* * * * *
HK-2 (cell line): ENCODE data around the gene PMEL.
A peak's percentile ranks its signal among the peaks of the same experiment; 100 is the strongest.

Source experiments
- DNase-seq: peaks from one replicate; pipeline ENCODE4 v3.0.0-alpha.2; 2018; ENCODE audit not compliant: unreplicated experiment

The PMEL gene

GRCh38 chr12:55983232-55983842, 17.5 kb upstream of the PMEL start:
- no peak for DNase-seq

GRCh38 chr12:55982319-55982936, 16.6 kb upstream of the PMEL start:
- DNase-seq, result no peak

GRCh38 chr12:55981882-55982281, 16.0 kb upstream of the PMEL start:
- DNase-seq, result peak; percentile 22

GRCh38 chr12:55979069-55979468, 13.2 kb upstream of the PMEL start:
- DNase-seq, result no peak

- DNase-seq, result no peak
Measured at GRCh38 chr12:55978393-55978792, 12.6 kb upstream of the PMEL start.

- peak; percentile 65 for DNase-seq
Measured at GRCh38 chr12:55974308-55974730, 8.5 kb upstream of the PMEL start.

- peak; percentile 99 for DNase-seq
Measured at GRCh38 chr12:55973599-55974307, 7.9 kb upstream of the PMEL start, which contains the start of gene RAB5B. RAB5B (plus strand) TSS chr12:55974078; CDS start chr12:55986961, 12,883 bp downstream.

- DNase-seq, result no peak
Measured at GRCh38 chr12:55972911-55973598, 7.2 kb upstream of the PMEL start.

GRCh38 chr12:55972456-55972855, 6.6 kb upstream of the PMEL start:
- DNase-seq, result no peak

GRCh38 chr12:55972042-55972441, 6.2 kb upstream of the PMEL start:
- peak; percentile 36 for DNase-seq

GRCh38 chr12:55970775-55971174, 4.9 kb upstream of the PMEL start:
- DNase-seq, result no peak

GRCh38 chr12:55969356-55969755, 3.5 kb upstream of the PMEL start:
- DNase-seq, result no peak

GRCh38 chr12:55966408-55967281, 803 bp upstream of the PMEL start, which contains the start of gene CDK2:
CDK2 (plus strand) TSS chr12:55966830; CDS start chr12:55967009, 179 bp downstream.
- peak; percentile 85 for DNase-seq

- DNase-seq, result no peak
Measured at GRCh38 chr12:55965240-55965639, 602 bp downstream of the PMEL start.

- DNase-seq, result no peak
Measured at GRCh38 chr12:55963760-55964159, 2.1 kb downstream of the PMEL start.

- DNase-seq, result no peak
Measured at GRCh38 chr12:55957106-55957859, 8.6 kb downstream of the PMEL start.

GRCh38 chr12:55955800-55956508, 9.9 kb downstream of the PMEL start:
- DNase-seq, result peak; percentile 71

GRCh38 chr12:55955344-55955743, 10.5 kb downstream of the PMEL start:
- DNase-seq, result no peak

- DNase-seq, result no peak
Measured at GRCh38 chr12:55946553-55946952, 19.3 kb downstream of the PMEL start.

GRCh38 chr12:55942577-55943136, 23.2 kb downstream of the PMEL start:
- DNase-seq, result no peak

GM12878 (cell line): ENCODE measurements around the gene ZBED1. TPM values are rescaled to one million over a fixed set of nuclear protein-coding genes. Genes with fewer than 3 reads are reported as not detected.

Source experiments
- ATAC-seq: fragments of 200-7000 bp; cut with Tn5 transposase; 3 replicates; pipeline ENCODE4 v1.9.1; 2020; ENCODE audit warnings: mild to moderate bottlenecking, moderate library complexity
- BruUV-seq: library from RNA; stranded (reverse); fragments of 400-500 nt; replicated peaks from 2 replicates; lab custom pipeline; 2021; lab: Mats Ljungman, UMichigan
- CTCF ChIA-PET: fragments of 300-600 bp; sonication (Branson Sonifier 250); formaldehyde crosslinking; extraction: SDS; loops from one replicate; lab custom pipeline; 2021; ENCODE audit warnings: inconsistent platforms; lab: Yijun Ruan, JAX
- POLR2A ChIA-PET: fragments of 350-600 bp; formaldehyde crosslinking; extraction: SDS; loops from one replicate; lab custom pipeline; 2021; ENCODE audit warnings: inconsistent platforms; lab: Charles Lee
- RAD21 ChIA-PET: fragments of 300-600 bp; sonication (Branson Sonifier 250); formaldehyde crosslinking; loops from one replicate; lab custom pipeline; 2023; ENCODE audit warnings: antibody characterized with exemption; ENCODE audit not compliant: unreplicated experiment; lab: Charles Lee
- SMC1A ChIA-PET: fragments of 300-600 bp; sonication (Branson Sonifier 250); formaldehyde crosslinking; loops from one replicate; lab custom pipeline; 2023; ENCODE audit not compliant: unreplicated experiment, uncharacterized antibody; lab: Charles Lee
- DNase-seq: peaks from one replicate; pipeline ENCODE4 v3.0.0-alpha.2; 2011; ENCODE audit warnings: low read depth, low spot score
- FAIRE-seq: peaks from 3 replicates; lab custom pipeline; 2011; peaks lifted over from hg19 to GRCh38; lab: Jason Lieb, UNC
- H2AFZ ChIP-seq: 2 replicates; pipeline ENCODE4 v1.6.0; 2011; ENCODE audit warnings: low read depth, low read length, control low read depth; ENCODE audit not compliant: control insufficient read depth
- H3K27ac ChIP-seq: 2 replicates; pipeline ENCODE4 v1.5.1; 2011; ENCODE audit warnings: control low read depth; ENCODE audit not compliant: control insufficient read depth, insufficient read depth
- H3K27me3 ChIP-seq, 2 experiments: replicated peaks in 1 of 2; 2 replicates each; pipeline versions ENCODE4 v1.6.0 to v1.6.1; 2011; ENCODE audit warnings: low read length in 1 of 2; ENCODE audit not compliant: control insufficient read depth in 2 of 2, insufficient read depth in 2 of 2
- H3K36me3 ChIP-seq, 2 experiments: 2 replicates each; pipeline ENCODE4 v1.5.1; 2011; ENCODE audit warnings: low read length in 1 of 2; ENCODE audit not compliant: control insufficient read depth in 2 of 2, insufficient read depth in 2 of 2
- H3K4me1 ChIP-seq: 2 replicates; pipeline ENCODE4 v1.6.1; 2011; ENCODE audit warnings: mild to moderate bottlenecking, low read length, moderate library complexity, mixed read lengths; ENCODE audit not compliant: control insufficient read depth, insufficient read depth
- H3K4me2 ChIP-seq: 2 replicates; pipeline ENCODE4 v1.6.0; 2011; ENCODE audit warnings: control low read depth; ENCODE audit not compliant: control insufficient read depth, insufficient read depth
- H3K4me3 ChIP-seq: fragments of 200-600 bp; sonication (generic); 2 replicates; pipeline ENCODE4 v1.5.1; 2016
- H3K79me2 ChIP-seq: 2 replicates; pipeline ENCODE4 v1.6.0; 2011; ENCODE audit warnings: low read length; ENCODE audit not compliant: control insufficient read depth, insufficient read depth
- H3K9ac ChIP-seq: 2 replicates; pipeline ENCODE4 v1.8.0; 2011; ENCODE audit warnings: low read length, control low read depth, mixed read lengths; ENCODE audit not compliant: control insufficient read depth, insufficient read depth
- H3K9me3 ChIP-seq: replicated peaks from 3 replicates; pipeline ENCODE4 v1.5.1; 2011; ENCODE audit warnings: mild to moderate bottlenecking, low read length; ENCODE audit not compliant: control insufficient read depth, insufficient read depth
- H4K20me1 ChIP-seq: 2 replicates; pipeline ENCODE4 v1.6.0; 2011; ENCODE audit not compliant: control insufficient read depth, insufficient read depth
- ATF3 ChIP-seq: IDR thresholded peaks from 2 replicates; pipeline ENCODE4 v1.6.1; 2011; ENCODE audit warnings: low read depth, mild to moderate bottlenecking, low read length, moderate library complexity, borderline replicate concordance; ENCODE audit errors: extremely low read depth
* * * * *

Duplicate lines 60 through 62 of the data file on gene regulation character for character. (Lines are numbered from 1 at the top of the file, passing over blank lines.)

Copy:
- H3K36me3 ChIP-seq, 2 experiments: 2 replicates each; pipeline ENCODE4 v1.5.1; 2011; ENCODE audit warnings: low read length in 1 of 2; ENCODE audit not compliant: control insufficient read depth in 2 of 2, insufficient read depth in 2 of 2
- H3K4me1 ChIP-seq: 2 replicates; pipeline ENCODE4 v1.6.1; 2011; ENCODE audit warnings: mild to moderate bottlenecking, low read length, moderate library complexity, mixed read lengths; ENCODE audit not compliant: control insufficient read depth, insufficient read depth
- H3K4me2 ChIP-seq: 2 replicates; pipeline ENCODE4 v1.6.0; 2011; ENCODE audit warnings: control low read depth; ENCODE audit not compliant: control insufficient read depth, insufficient read depth